Hardly any progress was made on harvest over the last week by Saskatchewan farmers thanks to snow and heavy rain.
The unfavourable weather prevented some producers from getting on their field. Dustin Klym has been stalled for the last two weeks on his land northwest of Regina.
“It seems here you’re always waiting on the weather,” he said.
He guessed they’re about 85 per cent finished harvest, which is ahead of the provincial average. Saskatchewan Agriculture reports 81 per cent of the crop is combined, up slightly from the 80 per cent completion reported the week before. In addition, 15 per cent of the crop is swathed or ready to straight-cut.
The southeast region is the furthest along at 89 per cent of crop in the bin, followed by the southwest at 85 per cent. The west-central region is the furthest behind, having 73 per cent combined.
However, many farmers are still a touch behind the five-year average of 93 per cent for this time of year.
Klym said they can shift their efforts to other areas of their operation while they wait to get back onto the field. He explained they also produce and sell seed so their focus can be switched there for now.
Conducting equipment maintenance is also an option as they wait for things to dry out after getting several inches of moisture, both rain and snow, over the last week on land that was already saturated to begin with.
“Everybody’s wet. Obviously some guys are farther along than others. It’s something that you can’t get mad at anymore, you can’t get frustrated. It’s just the way it is,” he conceded.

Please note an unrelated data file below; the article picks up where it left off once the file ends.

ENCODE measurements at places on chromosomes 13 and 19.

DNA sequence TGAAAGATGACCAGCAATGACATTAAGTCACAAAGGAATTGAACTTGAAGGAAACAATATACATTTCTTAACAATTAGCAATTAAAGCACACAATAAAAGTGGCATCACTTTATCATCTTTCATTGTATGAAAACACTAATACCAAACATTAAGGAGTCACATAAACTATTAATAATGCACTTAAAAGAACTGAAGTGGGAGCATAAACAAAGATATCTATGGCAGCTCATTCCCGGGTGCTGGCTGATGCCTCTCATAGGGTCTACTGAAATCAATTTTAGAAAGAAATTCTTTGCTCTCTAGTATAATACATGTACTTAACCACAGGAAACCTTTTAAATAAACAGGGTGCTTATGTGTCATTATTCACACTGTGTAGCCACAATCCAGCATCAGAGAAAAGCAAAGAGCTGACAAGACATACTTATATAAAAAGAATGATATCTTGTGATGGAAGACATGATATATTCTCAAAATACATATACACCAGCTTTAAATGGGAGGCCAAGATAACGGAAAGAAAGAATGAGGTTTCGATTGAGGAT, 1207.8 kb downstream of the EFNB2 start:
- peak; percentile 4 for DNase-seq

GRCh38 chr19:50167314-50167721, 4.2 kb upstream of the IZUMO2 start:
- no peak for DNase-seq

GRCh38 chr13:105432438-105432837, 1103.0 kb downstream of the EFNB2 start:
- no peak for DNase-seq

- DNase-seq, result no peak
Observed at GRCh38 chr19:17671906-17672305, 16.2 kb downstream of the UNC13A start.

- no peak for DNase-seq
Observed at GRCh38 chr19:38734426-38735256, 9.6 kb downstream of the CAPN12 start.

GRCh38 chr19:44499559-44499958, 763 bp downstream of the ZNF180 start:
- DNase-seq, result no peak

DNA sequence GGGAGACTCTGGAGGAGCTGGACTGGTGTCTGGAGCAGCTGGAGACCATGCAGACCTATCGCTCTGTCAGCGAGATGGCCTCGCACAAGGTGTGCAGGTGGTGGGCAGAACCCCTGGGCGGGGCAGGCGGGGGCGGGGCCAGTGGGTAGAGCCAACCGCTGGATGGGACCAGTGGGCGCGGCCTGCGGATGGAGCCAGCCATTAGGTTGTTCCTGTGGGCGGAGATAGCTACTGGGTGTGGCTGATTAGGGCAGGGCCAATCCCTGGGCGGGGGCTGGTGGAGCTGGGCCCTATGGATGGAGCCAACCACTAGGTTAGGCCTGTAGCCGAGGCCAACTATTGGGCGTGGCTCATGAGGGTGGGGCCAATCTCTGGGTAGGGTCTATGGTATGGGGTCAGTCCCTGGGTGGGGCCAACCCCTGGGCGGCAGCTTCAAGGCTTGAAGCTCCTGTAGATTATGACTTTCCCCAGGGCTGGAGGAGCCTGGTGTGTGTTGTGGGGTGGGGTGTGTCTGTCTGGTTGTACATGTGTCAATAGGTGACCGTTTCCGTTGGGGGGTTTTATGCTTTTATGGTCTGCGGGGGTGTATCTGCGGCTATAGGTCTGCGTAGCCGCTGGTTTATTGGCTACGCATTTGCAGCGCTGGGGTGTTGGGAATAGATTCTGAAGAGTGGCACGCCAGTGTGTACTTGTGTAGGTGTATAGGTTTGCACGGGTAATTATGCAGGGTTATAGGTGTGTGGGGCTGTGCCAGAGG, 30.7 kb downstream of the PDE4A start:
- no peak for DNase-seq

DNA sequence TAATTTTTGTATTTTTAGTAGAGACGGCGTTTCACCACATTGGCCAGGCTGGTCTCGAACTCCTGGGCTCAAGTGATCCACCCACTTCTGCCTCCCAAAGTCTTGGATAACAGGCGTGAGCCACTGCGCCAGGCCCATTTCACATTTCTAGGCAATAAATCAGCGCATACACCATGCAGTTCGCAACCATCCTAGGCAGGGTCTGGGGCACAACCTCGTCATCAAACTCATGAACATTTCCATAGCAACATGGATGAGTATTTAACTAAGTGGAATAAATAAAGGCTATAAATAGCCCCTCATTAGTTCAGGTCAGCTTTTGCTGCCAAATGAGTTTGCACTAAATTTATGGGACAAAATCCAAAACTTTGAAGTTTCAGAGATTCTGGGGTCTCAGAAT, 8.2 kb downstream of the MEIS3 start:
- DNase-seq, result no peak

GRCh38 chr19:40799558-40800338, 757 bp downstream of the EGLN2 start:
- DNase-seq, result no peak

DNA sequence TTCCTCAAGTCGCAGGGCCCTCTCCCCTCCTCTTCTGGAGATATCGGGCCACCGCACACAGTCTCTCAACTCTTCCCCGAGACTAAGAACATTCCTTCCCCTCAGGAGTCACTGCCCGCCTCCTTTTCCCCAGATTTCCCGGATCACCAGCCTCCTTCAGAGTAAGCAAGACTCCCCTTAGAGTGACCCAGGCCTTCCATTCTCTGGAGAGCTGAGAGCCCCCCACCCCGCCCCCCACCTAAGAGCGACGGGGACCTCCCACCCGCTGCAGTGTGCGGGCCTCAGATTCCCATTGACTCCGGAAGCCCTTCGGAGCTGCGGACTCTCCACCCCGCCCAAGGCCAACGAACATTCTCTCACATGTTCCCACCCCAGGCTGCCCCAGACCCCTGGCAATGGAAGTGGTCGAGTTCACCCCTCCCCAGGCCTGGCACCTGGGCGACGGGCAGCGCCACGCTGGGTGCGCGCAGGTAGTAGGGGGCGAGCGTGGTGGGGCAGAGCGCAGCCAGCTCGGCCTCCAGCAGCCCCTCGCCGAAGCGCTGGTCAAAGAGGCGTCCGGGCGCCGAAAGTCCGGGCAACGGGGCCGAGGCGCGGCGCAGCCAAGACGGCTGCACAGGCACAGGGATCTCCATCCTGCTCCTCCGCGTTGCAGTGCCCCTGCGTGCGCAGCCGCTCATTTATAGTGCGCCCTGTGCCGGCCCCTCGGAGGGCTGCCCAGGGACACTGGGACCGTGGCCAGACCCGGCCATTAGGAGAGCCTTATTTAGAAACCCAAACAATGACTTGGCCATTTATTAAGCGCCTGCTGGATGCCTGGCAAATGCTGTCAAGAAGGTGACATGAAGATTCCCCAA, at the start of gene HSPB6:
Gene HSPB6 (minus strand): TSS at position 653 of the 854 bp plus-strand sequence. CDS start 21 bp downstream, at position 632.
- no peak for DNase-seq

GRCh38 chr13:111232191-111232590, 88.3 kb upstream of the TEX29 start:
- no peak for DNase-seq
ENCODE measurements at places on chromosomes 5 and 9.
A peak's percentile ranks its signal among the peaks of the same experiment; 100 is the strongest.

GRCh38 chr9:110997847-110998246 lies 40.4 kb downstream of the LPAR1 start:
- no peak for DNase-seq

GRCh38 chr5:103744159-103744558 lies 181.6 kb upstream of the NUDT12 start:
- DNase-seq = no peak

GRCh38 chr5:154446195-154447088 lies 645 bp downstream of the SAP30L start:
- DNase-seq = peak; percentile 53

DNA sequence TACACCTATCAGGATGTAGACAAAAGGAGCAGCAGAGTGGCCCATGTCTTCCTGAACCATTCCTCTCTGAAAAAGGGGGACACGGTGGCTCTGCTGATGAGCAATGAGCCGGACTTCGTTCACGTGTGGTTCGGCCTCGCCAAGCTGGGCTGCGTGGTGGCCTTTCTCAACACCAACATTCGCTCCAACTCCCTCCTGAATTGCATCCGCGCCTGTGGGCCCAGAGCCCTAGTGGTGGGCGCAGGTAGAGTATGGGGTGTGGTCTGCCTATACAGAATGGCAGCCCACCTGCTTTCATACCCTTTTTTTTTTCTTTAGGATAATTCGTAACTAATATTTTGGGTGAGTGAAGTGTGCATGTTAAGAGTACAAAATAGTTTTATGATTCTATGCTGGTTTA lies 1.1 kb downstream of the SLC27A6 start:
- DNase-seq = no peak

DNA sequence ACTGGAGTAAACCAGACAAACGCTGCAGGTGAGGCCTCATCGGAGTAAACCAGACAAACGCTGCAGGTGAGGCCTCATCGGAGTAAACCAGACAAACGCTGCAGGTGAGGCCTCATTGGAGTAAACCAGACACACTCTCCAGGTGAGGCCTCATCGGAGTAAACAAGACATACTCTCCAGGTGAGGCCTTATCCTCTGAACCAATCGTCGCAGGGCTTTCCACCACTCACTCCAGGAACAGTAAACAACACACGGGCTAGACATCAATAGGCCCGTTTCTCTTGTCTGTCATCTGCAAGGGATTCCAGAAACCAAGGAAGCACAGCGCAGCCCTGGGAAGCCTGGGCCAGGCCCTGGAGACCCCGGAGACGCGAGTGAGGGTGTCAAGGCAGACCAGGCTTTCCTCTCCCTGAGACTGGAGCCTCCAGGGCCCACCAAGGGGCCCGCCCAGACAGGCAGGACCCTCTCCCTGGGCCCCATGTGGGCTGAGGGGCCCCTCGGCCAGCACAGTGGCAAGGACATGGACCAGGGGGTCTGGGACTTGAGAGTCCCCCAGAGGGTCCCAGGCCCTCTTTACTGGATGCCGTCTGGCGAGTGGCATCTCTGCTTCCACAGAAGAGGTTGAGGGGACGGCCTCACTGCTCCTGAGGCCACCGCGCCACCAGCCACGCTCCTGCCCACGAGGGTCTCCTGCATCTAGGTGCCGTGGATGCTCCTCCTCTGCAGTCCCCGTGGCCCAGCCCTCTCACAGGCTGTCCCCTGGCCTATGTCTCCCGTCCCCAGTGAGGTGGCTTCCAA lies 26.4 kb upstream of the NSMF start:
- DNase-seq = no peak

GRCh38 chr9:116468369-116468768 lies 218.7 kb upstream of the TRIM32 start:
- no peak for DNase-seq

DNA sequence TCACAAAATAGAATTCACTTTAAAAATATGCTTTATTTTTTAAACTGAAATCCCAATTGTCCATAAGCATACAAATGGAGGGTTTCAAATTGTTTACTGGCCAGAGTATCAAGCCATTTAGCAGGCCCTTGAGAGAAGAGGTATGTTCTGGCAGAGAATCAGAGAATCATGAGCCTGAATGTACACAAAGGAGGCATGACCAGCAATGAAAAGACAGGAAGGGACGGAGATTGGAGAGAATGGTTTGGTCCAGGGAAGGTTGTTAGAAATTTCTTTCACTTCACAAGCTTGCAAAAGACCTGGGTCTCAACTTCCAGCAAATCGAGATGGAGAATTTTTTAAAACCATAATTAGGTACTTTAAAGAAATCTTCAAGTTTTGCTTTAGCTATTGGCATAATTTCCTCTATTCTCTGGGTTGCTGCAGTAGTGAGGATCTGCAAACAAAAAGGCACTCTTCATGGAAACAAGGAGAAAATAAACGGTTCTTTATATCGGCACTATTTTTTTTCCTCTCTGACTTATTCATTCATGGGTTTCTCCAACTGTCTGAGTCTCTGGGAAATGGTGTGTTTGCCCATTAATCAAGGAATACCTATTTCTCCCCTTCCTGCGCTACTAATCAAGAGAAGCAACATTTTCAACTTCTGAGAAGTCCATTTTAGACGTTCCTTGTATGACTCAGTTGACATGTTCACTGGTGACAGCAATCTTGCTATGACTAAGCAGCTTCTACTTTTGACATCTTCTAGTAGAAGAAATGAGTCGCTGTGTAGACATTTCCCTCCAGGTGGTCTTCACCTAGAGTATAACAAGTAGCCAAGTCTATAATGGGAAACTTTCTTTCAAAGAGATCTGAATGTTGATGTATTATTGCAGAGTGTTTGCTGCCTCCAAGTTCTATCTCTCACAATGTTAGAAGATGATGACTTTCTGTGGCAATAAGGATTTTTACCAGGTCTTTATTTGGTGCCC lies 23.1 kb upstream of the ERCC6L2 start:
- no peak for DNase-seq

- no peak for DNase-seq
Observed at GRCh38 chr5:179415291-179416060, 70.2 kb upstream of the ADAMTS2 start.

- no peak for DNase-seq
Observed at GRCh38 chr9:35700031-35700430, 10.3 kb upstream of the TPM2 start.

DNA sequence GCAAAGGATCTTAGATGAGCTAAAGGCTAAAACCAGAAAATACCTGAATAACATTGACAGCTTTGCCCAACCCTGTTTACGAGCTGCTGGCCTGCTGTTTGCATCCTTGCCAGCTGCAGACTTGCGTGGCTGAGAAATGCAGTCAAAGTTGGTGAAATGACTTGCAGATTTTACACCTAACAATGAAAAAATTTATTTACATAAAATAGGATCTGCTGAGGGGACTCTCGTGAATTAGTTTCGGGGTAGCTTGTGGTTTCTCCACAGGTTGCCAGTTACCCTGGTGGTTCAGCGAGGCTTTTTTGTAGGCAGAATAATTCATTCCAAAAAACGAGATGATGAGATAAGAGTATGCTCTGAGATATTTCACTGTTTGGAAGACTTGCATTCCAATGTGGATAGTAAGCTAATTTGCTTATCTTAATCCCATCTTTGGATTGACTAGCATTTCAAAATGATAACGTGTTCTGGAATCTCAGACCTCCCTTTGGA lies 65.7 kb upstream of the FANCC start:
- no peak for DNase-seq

While it may be hard to predict the weather, Klym and his partners at the farm, which he called a family-corporate operation, are trying to mitigate any risks their crops may be faced with in the future.
“We’re making decisions for next year already to try to speed up our planting seasons,” he outlined, adding if they finish seeding sooner they can then do more harvest in August and September since it seems like the last half of September and all of October are wildcards for temperature and moisture.
Sask Ag said many fields around the province are still very wet, so harvest will likely continue to be slow once farmers do get back out. While the forecast is a little more favourable in the immediate future, it could take a few days yet for land to dry out.
“We’re still victims of mother nature and at the end of the game you can throw as much money and as much management experience or whatever you want at the situation but at the end of the day we still answer to the weather,” said Klym.